It’s hard to remember how we got through long commutes and prolonged bathroom spells before smartphones, which now allow us the luxury of browsing social media, Googling what’s wrong with you, and, apparently, streaming Netflix content. A new study from the streaming juggernaut, as reported by The New York Times, shows that two-thirds of Americans stream movies and TV shows out in the wild.
The poll encompassed roughly 1,600 Americans of varying ages, though it all sought data on thousands of other viewers from across the globe. There’s some fun takeaways, such as that Mexicans, Columbians, and Chileans are the most voracious binge watchers. Germans, meanwhile, are the “least likely to say they’ve cried in public while watching a show. If that was something you were curious about.
Much of the data included in the Times, however, centers around American viewing habits. Apparently, 12 percent of your friends and family are prone to watching streaming content on the can, while 37 percent say they’ve done it at work. Airplanes, buses, and trains are also popular viewing spots, with each ranging between 30 and 45 percent of users. Amusingly, 12 percent of that 1,600 admitted to missing a public transit stop due to “Ozymandias” or some such episode of some such show.
One wonders what those numbers would like it if it were only comprised of millennials. That’s not a slam, but it’s understood that the younger generation is savvier in both navigating streaming options and knowing the best ways to close that window when the boss comes a’knockin’. We’re also a generation that struggles with a lack of stimuli, a natural consequence of spending our entire lives staring into glowing rectangles.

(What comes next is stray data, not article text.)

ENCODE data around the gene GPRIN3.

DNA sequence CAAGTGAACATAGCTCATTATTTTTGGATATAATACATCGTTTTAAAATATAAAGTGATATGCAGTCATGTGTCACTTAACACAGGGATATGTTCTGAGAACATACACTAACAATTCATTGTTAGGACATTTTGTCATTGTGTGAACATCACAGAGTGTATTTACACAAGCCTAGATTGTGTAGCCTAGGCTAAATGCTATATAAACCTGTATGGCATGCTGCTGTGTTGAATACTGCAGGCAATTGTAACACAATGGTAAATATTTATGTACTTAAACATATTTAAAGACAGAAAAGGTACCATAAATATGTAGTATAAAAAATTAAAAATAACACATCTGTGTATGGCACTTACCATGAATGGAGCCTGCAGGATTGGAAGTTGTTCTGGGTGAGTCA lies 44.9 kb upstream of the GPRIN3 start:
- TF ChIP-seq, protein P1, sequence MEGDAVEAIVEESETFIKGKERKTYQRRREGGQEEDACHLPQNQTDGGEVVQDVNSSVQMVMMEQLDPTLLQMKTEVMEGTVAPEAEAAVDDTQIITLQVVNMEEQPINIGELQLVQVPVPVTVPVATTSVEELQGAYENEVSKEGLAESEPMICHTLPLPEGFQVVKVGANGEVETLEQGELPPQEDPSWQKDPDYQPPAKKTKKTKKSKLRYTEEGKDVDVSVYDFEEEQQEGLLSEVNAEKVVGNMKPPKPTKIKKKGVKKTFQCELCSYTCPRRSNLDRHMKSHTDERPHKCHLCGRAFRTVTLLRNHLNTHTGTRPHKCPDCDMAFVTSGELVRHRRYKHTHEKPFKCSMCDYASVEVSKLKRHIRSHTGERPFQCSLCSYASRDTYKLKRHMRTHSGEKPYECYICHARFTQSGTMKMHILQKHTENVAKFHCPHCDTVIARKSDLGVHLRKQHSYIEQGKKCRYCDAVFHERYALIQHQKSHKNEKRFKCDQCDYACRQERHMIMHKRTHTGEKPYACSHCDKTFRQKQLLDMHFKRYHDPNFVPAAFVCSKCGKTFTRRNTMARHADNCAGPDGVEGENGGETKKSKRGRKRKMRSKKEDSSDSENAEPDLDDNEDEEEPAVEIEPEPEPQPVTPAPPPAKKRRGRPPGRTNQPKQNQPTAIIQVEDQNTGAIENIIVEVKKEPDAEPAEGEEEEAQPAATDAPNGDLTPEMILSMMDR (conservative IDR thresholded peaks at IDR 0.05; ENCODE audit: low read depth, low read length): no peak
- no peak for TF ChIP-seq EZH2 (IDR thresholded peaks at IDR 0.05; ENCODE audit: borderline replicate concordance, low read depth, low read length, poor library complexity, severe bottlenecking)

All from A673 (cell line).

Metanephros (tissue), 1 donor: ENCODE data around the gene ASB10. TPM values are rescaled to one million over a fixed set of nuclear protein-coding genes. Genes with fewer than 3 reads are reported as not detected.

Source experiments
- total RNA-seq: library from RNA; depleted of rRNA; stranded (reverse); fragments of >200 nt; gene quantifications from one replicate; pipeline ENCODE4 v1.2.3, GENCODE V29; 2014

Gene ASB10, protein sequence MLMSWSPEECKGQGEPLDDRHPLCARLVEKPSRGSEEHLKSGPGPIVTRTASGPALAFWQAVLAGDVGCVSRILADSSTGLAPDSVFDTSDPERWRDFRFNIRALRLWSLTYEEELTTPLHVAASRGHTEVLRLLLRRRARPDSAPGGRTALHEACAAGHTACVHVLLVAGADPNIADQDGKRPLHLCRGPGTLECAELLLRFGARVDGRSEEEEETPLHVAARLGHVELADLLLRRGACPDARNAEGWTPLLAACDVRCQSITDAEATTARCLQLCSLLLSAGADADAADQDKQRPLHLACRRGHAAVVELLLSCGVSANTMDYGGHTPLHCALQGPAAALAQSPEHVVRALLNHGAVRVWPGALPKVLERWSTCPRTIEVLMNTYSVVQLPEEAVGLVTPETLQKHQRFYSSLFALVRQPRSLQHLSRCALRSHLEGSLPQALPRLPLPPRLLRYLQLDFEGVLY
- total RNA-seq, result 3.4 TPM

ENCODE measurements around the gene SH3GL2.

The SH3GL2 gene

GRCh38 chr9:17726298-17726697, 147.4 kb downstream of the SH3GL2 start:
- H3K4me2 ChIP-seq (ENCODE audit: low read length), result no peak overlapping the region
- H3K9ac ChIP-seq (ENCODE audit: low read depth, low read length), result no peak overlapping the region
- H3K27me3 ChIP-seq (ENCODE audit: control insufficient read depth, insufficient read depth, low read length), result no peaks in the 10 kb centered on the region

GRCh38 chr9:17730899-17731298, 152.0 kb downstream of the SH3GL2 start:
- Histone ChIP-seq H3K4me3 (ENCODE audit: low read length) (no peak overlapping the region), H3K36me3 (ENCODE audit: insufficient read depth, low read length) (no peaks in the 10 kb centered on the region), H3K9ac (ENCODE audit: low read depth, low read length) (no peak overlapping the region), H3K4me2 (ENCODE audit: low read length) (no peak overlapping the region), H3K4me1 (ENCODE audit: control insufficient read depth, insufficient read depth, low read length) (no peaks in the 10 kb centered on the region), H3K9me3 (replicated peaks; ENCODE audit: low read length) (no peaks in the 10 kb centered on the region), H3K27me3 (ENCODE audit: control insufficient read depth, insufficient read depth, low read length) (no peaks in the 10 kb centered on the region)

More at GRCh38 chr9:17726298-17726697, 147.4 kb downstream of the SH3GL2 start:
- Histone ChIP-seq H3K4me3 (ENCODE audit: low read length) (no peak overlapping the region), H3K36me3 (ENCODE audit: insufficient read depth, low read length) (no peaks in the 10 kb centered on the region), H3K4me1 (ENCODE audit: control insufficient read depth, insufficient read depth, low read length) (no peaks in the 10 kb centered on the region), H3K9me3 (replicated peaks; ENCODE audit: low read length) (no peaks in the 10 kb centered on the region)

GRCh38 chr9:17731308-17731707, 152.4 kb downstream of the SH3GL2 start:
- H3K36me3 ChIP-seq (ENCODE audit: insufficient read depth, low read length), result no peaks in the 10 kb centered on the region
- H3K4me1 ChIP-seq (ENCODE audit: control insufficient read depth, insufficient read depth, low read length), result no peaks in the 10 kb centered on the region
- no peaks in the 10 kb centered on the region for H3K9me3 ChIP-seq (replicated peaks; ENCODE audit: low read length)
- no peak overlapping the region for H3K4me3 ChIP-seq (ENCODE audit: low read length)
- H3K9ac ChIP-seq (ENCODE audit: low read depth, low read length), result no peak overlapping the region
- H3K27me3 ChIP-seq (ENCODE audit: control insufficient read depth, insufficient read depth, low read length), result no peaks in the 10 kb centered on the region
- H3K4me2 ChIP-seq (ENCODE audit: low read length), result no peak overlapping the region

“Disruption is occurring across the board,” Lee Rainie, the director of internet and technology research at Pew, told the Times. “It’s in businesses, it’s in social norms, it’s in the boundaries or lack of boundaries between public and private spaces.”
One wonders what that kind of “disruption” will look like in terms of the streaming world’s strategy. Will the fact that people tend to watch TV shows and movies in small bursts on planes, trains, and automobiles affect the way content is created? One can imagine that the web series and Adult Swim model of 15-minute episodes could very well begin permeating the streaming-verse.